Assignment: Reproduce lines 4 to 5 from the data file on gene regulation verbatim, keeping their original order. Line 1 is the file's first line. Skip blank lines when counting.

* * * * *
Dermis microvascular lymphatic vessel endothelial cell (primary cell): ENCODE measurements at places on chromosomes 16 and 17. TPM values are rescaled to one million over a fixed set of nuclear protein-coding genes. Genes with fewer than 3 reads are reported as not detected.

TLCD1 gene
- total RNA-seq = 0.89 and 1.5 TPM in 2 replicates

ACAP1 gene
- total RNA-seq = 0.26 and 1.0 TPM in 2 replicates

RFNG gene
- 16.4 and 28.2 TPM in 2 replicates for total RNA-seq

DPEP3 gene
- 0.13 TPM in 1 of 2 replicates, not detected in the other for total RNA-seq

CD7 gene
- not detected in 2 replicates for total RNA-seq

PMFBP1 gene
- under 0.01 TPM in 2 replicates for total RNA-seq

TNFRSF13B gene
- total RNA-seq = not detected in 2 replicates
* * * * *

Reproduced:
ACAP1 gene
- total RNA-seq = 0.26 and 1.0 TPM in 2 replicates